GBMD - Garden Birds

I've noticed this year there's many more birds in the garden. My untested hypothesis is the great summer tree cull on the public land next to the house has opened up a new corridor into our garden. Last year the birds had plenty of cover in there to sing away in and generally thumb their noses at us (or should it be curl up their beaks?); this year they've had to come into our garden instead to replace the food and shelter those 4 trees gave them previously.

As a result we've frequently seen a variety birds on the patio for the first time this year. Previously they've mainly confined themselves to the bottom of the garden where my ongoing tally for the garden is 37 species. My heart is in my mouth whenever I see them. Whilst I love to see our visitors, I'm always mindful that Skimble and Jess will have an equal and hungrier view too. However, a welcome parade of wrens, blackbirds, robins plus blue and great tits continue to visit us daily in their live form. We also have some new nesting birds close to the house for the first time. NAH was just about to tackle the Clematis cirrhosa 'Balearica' at the side of the house when I noticed a pair of wrens making frequent visits. Our sentinal conifers on either side of our central patio steps are also playing host to a pair of gorgeous goldcrests.

The call of the female tawny owl I told you about previously, has now been replaced at 4am by an extremely loud song thrush. So far she's only visiting our lawn in the daytime, but the distinctive hammer on stone noises from the bottom of the garden show she's also swiftly despatching lots of our garden snail population. For that reason alone she's welcome, but as song thrushes are also on our endangered list in the UK (red status), I feel particularly privileged to have her here.

So my second contribution to Garden Bloggers Muse Day is dedicated to my garden bird visitors, particularly the thrush. It's a poem I found a couple of days ago by Ted Hughes:


Terrifying are the intent sleek thrushes on the lawn,
More coiled steel than living - a poised
Dark deadly eye, those delicate legs
Triggered to stirrings beyond sense - with a start, a bounce, a stab
Overtake the instant and drag out some writhing thing.
No indolent procrastinations and no yawning stares.
No sighs or head-scratchings. Nothing but bounce and stab
And a ravening second.

Garden Bloggers' Muse Day is hosted by Carolyn Gale over at Sweet Home and Garden Chicago.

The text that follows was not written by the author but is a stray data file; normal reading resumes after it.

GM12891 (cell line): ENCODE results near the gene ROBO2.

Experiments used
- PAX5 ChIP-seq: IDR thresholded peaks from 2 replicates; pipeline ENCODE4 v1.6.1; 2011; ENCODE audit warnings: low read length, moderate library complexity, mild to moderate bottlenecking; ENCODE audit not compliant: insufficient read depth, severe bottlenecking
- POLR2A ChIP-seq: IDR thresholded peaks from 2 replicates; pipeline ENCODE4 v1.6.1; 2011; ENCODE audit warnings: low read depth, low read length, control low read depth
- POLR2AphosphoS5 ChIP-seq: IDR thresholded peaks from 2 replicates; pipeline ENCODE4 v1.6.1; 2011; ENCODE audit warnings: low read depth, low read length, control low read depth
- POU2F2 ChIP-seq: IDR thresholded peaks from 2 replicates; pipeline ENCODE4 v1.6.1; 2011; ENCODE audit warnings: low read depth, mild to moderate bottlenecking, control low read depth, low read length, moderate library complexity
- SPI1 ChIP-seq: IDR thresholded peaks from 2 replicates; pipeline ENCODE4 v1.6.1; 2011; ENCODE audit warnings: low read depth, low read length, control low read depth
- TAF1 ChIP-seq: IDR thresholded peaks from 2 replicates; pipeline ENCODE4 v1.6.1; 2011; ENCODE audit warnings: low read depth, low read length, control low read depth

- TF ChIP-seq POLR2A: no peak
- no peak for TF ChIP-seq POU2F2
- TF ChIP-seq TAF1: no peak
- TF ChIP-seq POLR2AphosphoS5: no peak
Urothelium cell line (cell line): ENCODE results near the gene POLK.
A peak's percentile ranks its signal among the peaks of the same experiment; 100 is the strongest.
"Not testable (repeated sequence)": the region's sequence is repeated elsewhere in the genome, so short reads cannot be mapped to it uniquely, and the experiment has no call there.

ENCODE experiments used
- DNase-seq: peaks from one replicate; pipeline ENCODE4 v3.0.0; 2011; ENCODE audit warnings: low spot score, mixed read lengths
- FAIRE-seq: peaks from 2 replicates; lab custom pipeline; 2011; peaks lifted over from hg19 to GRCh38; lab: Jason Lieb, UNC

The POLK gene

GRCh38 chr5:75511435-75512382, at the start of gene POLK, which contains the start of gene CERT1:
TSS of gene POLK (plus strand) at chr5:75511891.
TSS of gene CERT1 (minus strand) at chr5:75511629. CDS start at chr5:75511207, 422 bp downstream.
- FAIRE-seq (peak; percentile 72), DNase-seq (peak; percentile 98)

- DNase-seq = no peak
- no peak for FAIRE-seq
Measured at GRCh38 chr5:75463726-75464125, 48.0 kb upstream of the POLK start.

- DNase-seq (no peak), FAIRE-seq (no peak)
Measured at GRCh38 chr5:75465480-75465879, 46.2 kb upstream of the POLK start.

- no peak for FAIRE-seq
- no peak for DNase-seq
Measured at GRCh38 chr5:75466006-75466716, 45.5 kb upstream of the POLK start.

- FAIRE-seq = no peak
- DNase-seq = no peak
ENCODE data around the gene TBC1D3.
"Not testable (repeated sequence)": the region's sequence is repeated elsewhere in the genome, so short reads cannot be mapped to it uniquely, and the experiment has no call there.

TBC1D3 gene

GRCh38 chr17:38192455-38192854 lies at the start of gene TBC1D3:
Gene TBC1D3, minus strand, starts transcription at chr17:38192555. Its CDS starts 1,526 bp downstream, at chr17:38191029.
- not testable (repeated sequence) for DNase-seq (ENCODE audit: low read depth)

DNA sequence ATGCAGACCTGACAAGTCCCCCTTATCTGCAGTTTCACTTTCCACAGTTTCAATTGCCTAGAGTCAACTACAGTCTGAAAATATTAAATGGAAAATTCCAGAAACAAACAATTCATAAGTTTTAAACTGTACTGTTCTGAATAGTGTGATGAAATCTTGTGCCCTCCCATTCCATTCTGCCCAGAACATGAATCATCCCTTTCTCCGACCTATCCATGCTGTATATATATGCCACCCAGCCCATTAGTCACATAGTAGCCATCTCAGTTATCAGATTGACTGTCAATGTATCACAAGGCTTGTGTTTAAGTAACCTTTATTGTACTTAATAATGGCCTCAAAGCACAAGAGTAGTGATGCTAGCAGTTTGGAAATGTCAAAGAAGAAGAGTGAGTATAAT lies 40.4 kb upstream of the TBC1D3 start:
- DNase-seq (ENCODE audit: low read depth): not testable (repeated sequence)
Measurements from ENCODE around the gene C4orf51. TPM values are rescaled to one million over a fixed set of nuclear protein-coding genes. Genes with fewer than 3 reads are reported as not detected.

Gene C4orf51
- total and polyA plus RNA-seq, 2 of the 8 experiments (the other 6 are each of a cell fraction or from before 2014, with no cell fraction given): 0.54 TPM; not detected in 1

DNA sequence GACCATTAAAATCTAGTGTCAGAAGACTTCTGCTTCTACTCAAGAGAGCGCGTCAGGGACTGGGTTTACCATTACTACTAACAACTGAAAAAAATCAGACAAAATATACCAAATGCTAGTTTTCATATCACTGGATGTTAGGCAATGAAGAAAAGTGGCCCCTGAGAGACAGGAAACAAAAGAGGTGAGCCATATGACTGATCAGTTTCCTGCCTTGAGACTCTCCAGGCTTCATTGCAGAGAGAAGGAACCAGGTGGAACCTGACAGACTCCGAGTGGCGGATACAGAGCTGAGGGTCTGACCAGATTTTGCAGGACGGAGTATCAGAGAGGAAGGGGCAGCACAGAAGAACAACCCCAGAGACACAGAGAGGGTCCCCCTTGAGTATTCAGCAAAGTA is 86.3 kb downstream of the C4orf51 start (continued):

1. We've got loads more birds this year too - I put it down to being catless for the first time ever :( but maybe there just are more about? (We also have mice for the first time - time to get a new cat, perhaps!)

  2. Goldcrests; I now have serious garden bird envy. I have only ever seen them fleetingly when walking at Wisley, it would be so wonderful to have them in the garden. We do get a few interesting ones too though, and the Goldfinches, and in winter/ early spring, the Bramblings, both of which turn up on mass together with other finches are great to watch.

    Agreed, you must make it to Mottisfont to see the roses. GTS has written a few books, a couple are worth a read if you get the chance. Recollections of Great Gardeners, and The GTS Rose Book.

  3. Lovely post, VP. Thanks so much for adding to our poetry circle with your musings.

  4. How great to see a post saying that birds are on the increase rather than the opposite. let's hope you're right.

  5. Hughes' poem makes the thrush sound rather threatening, doesn't it? Your description of it reminded me of the part in The Hobbit when the thrush's knocking revealed the secret door to Bilbo.
    Our cats seem uninterested in the birds this year; I don't know why, but I'm glad.

  6. Lisa - luckily for us our cats don't bother much with the birds and go mainly for mice. I'm enjoying your Japanese diary very much BTW.

    Zoe - this is the first year I've seen Goldcrests in the garden, they've skirted round the outside before. We get goldfinches too (they're zooming away in the trees at the moment), but not Bramblings. I've just inherited GTS 'Gardens of the National Trust' from hubby's mum's house. I'll check out your other recommendations

    Carolyn - thanks and thanks for being the hostess with the mostest!

    Sue - I think the absence of the magpie nest this year (it was in one of the trees which blew down) is also making a difference

    Rose - you're right at least from the point of view of my slugs and snails. But having watched our song thrush lately, I think Hughes has captured their essence every well. I didn't know of Hughes' poem until last week (I was going to post D H Lawrence's The Snake instead), but as soon as I found it I knew it had to be this month's Muse Day!

  7. I love to see birds in the garden. This year I've had several that I haven't seen before. I've managed to photograph most but I missed the pair of yellow warblers (hate that because they were the first for me).

    Loved the photos of your kitty helpers.

  8. Hi Roses & Lilacs - welcome! Thanks for your visit and comments. Sadly I can't get back to yours to return the compliment.


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